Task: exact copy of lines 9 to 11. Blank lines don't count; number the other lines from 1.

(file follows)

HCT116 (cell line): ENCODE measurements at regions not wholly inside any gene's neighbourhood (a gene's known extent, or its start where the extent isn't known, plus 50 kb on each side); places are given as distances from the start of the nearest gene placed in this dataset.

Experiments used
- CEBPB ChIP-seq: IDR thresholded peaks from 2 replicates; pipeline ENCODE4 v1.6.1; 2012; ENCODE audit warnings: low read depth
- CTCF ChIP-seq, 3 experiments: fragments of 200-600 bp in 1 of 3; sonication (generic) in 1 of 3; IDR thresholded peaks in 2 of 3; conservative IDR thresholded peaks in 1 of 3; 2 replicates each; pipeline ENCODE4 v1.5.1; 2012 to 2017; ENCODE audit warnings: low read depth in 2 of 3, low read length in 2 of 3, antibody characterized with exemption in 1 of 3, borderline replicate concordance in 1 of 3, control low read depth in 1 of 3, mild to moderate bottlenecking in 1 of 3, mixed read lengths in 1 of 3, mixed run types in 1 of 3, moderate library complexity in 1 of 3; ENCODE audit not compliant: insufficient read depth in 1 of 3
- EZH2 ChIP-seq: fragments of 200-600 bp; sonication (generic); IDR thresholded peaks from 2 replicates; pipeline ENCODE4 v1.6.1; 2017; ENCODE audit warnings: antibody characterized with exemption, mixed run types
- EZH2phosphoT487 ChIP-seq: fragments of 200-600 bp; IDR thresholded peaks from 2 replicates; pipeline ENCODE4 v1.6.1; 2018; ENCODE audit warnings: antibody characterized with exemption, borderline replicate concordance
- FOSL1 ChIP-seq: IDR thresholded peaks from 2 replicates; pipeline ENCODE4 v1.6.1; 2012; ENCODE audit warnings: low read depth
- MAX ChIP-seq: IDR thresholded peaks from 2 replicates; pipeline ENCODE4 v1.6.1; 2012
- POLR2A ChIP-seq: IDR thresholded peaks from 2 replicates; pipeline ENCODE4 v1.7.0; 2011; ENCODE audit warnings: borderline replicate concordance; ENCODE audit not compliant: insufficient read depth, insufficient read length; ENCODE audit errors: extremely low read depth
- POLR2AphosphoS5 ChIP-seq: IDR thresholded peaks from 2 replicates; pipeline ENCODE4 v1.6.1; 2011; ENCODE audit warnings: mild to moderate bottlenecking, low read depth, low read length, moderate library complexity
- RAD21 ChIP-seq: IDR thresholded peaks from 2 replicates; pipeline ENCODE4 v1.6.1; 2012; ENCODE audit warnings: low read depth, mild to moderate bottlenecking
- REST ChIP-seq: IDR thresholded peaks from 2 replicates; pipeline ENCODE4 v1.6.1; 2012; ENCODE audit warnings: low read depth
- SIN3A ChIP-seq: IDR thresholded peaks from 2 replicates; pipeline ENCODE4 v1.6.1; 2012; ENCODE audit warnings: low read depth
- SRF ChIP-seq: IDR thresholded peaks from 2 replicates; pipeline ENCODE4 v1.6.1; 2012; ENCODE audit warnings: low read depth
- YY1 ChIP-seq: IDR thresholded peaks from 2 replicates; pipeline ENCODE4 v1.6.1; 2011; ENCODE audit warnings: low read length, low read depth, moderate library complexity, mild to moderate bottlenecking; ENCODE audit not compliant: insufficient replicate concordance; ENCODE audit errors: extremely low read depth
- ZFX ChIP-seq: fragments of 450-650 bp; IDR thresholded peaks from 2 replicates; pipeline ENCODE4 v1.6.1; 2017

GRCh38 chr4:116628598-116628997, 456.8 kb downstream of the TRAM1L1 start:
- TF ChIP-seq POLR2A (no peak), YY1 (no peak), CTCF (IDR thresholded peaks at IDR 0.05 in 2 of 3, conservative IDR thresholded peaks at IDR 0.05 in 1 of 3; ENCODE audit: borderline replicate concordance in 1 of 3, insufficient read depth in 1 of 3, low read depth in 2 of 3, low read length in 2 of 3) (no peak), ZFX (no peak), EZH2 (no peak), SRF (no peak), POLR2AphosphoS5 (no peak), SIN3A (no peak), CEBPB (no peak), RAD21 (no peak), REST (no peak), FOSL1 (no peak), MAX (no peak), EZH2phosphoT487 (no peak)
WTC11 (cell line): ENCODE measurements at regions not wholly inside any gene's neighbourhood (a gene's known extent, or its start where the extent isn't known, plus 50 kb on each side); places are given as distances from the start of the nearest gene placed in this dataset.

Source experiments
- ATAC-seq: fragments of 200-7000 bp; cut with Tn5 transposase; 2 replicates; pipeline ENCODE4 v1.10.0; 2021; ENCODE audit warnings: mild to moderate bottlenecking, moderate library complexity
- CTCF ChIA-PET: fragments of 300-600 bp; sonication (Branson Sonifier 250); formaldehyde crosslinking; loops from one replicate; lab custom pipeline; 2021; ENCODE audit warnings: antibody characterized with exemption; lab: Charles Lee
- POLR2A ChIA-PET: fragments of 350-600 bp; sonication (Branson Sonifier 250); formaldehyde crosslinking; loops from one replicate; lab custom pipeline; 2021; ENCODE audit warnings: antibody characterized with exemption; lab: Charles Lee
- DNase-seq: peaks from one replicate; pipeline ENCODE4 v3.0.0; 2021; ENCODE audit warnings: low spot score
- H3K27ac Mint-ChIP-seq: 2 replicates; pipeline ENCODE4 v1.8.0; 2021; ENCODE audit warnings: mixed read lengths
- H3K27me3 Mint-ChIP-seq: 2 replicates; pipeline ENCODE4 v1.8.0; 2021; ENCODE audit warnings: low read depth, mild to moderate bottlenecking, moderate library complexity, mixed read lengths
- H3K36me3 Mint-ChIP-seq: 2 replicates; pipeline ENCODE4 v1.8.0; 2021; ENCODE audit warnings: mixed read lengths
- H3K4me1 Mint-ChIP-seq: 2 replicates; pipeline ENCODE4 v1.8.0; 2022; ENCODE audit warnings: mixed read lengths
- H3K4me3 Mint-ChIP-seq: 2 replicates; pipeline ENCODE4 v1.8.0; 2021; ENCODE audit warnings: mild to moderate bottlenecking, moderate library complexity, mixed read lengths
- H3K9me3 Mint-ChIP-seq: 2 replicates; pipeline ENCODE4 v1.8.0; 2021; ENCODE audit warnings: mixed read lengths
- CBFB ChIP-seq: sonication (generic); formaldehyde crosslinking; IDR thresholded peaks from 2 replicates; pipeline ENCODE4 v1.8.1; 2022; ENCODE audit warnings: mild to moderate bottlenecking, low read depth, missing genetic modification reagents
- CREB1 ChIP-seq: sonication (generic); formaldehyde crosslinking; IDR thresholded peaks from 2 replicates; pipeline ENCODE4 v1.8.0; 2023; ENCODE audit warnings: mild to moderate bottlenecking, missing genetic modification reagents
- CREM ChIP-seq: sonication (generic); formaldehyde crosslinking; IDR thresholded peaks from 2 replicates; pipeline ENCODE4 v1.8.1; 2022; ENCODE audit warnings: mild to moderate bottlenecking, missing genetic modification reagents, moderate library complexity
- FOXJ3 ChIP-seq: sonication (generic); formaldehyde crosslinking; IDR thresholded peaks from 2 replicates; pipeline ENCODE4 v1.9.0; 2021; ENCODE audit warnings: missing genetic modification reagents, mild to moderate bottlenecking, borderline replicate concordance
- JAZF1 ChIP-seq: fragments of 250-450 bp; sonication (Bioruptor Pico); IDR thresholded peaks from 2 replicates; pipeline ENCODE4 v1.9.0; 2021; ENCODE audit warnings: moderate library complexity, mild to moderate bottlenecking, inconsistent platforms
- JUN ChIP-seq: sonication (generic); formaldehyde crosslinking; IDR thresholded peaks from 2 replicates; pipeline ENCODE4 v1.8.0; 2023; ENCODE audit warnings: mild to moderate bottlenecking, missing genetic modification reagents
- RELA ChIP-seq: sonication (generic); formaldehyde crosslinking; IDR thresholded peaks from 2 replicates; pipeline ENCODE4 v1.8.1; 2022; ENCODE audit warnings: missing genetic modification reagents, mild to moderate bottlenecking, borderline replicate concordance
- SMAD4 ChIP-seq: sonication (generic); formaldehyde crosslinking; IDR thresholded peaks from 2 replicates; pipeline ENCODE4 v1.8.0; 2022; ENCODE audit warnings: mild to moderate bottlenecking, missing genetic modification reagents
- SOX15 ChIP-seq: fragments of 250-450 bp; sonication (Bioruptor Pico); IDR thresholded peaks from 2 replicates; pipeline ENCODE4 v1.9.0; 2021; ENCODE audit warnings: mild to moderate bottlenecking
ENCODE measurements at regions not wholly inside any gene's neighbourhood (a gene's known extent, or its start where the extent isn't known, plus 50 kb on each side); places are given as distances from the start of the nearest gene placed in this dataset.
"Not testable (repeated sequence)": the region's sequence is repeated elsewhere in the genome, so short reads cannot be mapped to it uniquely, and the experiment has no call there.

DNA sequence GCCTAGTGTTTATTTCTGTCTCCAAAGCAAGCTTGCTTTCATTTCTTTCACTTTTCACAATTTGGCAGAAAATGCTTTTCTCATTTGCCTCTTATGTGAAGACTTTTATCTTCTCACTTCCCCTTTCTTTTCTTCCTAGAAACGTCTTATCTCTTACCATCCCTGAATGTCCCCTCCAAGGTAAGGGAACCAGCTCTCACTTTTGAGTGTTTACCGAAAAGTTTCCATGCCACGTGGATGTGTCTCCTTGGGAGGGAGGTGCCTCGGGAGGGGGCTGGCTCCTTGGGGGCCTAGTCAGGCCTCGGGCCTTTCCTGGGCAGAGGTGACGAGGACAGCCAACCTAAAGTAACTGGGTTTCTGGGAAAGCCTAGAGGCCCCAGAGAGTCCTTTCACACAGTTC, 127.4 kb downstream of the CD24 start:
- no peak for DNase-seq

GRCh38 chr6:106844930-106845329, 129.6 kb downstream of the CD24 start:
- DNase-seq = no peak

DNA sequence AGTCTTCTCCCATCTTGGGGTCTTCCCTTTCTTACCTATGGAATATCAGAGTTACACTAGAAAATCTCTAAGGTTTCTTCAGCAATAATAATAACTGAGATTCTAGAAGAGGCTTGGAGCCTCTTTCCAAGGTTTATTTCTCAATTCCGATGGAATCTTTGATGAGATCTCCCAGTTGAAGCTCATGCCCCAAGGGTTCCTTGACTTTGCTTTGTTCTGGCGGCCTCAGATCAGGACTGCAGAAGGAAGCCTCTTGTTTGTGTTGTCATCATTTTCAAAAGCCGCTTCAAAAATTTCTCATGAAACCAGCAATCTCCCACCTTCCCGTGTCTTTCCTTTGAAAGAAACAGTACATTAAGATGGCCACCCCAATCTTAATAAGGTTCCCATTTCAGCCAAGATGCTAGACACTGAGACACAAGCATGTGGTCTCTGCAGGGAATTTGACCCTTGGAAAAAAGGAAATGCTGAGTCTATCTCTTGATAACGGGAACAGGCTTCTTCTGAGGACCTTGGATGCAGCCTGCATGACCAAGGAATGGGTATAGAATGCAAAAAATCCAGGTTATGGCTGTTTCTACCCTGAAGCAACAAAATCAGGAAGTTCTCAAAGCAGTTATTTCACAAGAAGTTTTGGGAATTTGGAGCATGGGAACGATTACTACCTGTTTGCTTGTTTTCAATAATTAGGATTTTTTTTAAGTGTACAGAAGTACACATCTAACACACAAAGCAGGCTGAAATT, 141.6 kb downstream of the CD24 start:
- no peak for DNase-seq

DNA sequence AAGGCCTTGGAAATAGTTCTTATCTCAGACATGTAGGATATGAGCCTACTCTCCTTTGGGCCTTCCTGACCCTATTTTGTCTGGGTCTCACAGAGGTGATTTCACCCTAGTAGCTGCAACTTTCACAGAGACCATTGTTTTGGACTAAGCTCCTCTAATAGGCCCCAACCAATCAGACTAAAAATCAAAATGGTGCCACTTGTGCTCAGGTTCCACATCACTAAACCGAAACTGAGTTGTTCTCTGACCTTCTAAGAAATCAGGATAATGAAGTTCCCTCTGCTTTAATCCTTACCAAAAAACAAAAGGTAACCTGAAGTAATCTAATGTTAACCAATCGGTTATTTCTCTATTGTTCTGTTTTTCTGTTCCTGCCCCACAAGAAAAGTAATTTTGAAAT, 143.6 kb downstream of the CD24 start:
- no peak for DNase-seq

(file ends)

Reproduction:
- POLR2A ChIP-seq: IDR thresholded peaks from 2 replicates; pipeline ENCODE4 v1.7.0; 2011; ENCODE audit warnings: borderline replicate concordance; ENCODE audit not compliant: insufficient read depth, insufficient read length; ENCODE audit errors: extremely low read depth
- POLR2AphosphoS5 ChIP-seq: IDR thresholded peaks from 2 replicates; pipeline ENCODE4 v1.6.1; 2011; ENCODE audit warnings: mild to moderate bottlenecking, low read depth, low read length, moderate library complexity
- RAD21 ChIP-seq: IDR thresholded peaks from 2 replicates; pipeline ENCODE4 v1.6.1; 2012; ENCODE audit warnings: low read depth, mild to moderate bottlenecking